G20 Must Guard Against "Creeping Protectionism"
What's happening in London today? Well, Jamie Oliver is in town cooking a three-course meal at Downing Street for about oh twenty or so of the world's most important leaders. Yes, it's G20 day.
The summit takes place at a time when the global economy is in disarray and disagreement between China, Europe and the United States on a path forward, appears in greater focus than ever before.
(For the full Victor Fung interview, please click on the left)
Protesters took the streets Wednesday and whether you're an American or Chinese citizen, one can certainly understand a lot of the issues the people in the streets are talking about.
"For a long time now, we have been talking about how in the process of globalization we really need to think about inclusive growth -- worry about climate change and worry about the distribution of income -- but I think in the longer term, the most important thing that everybody should be worried about, is the rise of protectionism," said Victor Fung, chairman of the International Chamber of Commerce and chairman of Li & Fung, one of Asia's biggest export trading houses.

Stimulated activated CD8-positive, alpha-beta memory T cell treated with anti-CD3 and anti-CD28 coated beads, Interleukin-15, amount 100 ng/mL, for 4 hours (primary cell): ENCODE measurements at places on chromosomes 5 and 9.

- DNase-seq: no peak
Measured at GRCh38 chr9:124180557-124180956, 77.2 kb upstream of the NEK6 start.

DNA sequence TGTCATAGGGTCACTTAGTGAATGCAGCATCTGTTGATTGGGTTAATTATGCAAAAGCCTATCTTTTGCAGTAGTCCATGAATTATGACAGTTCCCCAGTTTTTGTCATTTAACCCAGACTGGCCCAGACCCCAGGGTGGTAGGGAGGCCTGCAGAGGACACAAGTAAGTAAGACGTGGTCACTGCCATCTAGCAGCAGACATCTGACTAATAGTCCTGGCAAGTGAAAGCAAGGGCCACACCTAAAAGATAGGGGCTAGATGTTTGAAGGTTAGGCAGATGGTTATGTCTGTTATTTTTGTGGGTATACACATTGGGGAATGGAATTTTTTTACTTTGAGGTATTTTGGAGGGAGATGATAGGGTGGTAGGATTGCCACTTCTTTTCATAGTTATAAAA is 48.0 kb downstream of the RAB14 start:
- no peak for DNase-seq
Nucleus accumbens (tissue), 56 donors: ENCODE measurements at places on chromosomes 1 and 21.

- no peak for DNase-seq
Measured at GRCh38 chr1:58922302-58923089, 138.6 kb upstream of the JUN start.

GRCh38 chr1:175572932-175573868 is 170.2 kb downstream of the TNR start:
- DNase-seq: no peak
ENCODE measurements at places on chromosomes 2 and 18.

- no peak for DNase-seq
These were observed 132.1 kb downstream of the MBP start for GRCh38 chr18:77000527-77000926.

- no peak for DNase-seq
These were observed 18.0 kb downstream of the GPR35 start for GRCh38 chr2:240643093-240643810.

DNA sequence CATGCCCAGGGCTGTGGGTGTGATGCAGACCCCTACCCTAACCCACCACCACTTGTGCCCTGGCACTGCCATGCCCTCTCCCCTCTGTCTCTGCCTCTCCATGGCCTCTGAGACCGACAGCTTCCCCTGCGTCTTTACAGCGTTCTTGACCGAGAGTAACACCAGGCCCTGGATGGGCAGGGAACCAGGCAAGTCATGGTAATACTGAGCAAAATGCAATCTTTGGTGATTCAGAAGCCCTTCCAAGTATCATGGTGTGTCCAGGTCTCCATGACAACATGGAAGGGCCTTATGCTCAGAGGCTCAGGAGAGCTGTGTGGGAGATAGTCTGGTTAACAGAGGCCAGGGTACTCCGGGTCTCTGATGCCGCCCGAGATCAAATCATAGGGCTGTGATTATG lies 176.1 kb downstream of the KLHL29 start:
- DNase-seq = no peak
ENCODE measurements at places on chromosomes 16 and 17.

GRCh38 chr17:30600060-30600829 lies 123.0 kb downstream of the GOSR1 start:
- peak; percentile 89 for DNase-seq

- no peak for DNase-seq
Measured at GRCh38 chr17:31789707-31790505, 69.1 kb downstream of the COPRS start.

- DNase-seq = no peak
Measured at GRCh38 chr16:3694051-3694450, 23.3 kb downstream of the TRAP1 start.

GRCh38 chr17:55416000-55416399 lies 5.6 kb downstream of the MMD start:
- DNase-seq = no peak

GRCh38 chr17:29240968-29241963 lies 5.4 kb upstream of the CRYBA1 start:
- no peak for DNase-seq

Fung calls this creeping protectionism. He told CNBC that though stimulus packages are welcomed and necessary, they should be looked at with caution as well. "Every time that comes in, there will be some aspects of it that is protectionist -– and in the long run, if that really hurts the whole growth of the economic pie, that is not going to be helping anybody," Fung said.
It's quite obvious that any kind of protectionist policy will result in an immediate loss of jobs for the whole economy. But recent rhetoric with regards to the U.S. stimulus package would seem to contradict this sentiment.
"You can say that if you protect the steel industry, you may save a thousand jobs. But I will guarantee you, immediately, tens of thousands of jobs in the other parts of the economy will be lost ... in the long run, what we really need to do is to think about how to restart growth," Fung adds.
An old Chinese proverb goes: 'History not forgotten is a guide for the future'. During the Great Depression, protectionism led the world to disastrous consequences. It's something G20 leaders should keep in mind.